RCS messaging is slowly starting to become more widely available, and today T-Mobile announced that its customers will be able to use it with others around the world.
One of the main issues with RCS messaging has been that it only works with those on the same network or those on a RCS network. Which is pretty tough to find, especially when you look outside of the US. Google has only just started expanding it to other countries. But T-Mobile is making it possible to use RCS with anyone using a RCS capable smartphone.
How exactly does this RCS messaging thing with other networks work?
Well, T-Mobile announced today that it is the first carrier to implement a full standards-based RCS Universal Profile 1.0 interconnect with Google's Messages Service.
Basically, what that means is that T-Mobile Android users will be able to get RCS with Android users on other networks too.
T-Mobile's Chief Technology Officer, Abdul Saad stated that "there's never been a more important time to stay in touch with friends and family and enabling cross-network RCS messaging with Google is one way we can give T-Mobile customers a better experience to do just that." Saad also noted that T-Mobils was the "first in the US to bring RCS messaging to customers in 2015, and will continue to innovate in this space. T-Mobile's RCS customer base is among the largest in the world, and we won't stop bringing customers even better ways to connect."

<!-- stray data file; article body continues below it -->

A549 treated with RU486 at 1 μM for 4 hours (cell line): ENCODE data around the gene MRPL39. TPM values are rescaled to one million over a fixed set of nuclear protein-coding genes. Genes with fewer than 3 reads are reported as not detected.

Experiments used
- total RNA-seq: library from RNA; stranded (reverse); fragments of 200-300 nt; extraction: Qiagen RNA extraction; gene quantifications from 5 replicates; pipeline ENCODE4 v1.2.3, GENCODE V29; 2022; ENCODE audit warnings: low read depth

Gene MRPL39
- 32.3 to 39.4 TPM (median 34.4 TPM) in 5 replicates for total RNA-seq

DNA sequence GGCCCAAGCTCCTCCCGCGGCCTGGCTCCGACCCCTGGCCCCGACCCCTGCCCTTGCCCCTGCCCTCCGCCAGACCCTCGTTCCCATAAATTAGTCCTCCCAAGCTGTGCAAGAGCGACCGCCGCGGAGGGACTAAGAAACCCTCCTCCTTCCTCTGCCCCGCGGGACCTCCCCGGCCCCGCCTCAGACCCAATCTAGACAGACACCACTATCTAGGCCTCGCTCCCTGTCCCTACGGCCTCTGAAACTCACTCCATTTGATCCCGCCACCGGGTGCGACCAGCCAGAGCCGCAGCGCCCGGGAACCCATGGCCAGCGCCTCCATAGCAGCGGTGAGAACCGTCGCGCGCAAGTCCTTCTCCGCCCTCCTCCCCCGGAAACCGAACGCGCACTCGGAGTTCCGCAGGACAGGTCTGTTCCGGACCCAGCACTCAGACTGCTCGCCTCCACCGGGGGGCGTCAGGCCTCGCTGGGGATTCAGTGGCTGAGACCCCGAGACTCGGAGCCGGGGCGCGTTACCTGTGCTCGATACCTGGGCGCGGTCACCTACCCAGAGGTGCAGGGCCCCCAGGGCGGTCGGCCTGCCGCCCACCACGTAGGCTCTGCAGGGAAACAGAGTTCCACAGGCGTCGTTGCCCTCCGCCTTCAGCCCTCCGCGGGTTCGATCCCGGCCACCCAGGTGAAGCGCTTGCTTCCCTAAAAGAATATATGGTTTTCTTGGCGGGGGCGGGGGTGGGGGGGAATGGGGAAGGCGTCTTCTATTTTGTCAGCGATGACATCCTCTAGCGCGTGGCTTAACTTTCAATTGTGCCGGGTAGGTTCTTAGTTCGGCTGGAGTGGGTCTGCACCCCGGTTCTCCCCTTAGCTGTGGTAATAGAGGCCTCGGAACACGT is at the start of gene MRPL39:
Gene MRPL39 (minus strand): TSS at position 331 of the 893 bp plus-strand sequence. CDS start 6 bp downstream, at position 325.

And currently, this is really the only way to connect with friends and family, since we are all forced to stay at home still. T-Mobile says it has seen a big uptick in RCS messaging in the past few months. With over 700 million RCS messages sent per day, on average.
What is RCS?
What exactly is RCS? Well, RCS stands for Rich Communication Services. It is a big upgrade to the traditional texting, that has been around for decades, and largely has been unchanged, while the way we connect has changed a lot.
With RCS, you'll be able to send full resolution pictures, videos, and much more. Instead of them getting scaled down and looking pretty terrible – kinda like uploading to Facebook. You also get to see when someone is typing, when someone has read your response and is just ignoring you, and much more. It's basically Google's alternative to iMessage. Which is really only available on Android right now, but it will come to iPhone – as long as Apple plays nice with Google, and vice versa.